Georgia on our mind
PUBLISHED: 13:28 11 May 2007 | UPDATED: 22:47 28 May 2010
On Friday a party of three journalists from the former Soviet bloc state of Georgia, together with their interpreter, visited the Cambs Times and Wisbech Standard as part of an EEC-funded project through the BBC World Service Trust. News Editor JOHN ELWOR
On Friday a party of three journalists from the former Soviet bloc state of Georgia, together with their interpreter, visited the Cambs Times and Wisbech Standard as part of an EEC-funded project through the BBC World Service Trust. News Editor JOHN ELWORTHY hosted their visit and, slightly tongue in cheek, sent this postcard to Georgia's President, Mikheil Saakashvili, telling him how the day went
Dear President Michael
THOUGHT you might like these postcards from Fenland, although it may not be all good news I bring you since three of the four are journalists, and you know what mischief they can get up to.
I have to say, however, on this occasion they behaved impeccably and were keen to find out as much as possible about Fenland in the short time they were here.
Our first port of call was March Town Hall where the mayor, Councillor Jan French, turned out to greet us, before the assistant town clerk Les Denzey regaled us with a potted history of where the town council stands in the grander scale of things and gave us some history of this historic 19th century building.
From the grandeur of March to the relative wilderness of the countryside and I thought it would be instructive to show our visitors some of the stories we tackle. We dropped in, firstly, at Bedlam Bridge where John Gawthorp is waiting for his home to be demolished and then on to Elm where Ray Griffin watched last week as his house was demolished. Tricky issues these, Mr President, since they involve real Fenland characters battling it out with the planners over whether an Englishman's home is his castle. It's tempting, of course, to side with the underdog but as I explained, Mr President, the Fenland underdog has a nasty habit of ripping your hand off - so I'll leave you to work through any hidden meanings in those particular words.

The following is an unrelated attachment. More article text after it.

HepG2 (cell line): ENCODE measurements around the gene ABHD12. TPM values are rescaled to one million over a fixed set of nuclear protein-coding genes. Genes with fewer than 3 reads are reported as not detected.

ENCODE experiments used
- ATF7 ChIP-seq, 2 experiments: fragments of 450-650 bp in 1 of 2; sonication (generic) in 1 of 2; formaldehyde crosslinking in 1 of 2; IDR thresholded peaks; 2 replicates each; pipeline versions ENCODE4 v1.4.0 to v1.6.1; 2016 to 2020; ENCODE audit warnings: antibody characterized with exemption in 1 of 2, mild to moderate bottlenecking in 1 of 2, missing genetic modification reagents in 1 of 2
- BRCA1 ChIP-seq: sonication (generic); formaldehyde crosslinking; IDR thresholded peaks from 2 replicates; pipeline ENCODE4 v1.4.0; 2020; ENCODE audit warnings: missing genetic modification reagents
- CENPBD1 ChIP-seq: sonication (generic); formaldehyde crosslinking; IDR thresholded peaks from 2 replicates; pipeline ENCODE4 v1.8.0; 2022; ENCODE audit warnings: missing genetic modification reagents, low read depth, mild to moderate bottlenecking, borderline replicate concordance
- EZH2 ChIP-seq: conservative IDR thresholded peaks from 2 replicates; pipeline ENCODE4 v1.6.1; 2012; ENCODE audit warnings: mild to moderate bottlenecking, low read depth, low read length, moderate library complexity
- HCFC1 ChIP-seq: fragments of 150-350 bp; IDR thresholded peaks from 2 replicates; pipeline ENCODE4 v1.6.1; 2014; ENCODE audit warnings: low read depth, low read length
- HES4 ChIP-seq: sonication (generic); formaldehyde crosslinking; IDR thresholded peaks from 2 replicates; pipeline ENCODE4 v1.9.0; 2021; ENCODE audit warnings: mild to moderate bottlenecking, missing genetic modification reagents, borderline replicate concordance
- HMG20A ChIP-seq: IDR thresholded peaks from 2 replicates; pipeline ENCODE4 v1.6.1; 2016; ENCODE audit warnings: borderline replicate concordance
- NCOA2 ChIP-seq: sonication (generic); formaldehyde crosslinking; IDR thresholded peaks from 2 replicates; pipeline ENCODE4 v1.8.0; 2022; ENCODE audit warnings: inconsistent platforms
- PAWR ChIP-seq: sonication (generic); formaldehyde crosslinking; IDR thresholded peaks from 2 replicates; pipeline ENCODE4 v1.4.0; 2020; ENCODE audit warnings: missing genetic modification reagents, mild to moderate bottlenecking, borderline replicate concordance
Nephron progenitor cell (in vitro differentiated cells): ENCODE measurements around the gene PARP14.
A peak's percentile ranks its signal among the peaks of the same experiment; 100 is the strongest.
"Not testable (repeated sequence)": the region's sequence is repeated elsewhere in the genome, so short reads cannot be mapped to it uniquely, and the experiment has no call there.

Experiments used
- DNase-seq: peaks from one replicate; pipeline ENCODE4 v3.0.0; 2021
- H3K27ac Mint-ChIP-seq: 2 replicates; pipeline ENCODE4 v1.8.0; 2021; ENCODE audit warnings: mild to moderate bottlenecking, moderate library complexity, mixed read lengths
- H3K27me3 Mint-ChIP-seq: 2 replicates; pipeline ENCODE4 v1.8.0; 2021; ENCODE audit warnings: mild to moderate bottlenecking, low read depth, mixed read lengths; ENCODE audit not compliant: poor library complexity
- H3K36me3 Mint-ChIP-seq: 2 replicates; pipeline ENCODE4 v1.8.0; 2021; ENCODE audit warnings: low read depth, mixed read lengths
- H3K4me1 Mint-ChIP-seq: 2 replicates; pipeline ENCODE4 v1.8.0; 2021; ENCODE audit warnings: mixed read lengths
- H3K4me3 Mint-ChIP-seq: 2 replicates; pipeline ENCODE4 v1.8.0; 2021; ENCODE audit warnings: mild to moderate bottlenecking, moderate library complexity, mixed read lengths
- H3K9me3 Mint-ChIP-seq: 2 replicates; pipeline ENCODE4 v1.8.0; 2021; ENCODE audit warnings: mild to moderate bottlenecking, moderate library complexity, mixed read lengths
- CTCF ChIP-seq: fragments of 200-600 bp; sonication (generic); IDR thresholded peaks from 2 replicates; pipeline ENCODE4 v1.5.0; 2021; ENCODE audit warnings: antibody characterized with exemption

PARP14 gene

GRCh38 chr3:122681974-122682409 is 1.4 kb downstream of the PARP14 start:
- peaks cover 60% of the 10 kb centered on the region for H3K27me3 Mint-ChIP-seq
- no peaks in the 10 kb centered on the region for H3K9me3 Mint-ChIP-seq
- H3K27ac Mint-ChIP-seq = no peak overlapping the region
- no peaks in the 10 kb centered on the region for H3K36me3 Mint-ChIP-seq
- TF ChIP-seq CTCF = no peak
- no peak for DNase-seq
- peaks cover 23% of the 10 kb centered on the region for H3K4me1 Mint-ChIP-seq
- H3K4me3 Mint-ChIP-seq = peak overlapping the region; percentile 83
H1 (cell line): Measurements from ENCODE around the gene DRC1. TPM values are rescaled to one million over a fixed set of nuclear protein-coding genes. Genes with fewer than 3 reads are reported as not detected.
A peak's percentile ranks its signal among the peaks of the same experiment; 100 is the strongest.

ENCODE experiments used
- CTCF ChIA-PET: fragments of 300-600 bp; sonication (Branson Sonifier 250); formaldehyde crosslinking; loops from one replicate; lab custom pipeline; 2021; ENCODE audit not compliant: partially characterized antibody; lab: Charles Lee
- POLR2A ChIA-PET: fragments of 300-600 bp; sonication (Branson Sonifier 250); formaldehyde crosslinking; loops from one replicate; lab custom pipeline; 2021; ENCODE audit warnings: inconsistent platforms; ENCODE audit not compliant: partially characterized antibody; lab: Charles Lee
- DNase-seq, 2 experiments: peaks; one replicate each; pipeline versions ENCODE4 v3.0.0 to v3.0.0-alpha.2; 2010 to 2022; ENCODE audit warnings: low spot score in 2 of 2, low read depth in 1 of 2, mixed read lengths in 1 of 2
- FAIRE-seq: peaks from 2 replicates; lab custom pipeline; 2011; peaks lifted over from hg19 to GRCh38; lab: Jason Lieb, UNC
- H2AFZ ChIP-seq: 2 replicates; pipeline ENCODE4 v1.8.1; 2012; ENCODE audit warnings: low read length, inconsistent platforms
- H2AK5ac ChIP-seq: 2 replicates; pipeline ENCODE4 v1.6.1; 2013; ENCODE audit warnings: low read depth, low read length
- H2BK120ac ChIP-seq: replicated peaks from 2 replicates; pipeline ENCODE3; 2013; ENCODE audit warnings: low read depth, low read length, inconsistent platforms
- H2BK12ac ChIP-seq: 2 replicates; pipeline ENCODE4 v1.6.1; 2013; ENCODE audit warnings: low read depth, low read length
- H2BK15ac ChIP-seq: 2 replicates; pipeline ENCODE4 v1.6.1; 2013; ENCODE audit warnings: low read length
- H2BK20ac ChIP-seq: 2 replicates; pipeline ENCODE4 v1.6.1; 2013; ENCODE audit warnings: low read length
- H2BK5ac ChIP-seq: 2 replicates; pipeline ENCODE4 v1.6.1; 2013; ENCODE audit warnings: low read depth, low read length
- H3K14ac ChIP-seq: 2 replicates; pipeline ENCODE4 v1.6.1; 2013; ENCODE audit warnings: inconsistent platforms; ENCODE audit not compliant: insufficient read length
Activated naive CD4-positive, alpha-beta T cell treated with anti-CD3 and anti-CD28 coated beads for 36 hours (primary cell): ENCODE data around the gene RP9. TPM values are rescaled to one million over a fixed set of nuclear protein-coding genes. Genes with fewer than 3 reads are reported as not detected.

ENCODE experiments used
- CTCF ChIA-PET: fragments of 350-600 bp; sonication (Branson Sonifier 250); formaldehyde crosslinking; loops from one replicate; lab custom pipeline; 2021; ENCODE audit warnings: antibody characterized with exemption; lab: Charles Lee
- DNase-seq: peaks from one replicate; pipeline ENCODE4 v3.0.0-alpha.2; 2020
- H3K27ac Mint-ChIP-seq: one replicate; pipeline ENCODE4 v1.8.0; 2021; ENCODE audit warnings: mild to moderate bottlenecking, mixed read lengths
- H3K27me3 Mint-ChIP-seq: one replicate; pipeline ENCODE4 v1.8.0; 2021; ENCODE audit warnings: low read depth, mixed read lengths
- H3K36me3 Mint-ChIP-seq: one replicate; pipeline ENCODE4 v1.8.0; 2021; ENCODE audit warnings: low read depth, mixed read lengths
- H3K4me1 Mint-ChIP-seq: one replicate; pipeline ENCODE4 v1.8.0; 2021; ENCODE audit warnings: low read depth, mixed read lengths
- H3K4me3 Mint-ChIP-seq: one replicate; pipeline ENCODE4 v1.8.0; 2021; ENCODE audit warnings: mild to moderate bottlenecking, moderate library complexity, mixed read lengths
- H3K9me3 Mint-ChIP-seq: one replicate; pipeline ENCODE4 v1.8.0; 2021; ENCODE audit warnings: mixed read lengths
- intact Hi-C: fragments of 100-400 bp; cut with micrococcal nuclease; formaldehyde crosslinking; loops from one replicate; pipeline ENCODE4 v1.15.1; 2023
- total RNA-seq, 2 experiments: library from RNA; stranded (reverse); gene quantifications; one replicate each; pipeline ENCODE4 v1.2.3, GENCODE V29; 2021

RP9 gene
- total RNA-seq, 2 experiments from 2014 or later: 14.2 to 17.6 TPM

Our next stop was altogether more civilised, and courtesy of head brewer Alan Pateman we enjoyed a whistle-stop tour of Elgood' Brewery at Wisbech and an even more convivial pint or two of its fine Cambridge bitter.
Time was running out, but not before we stopped off to see how the £50million re-development of the Nene was progressing, and we rounded off a busy day by watching the votes being counted at the local elections.
Luckily council leader Geoff Harper was on hand to explain how it all works (you might know him, he often lectures in eastern Europe on democratic voting systems) and then it was time to bid farewell.
Hoping one day to visit your country, and I do apologise for telling colleagues in advance I was expecting a group of Russian journalists. After 70 years of being part of the Soviet Union you are most definitely a free country, and I wish you the very best.
PS: I tried to explain why it is that so few people bother to vote in the country but I'm not sure I was altogether successful. Perhaps if we didn't take democracy so much for granted more of us might turn out to vote.
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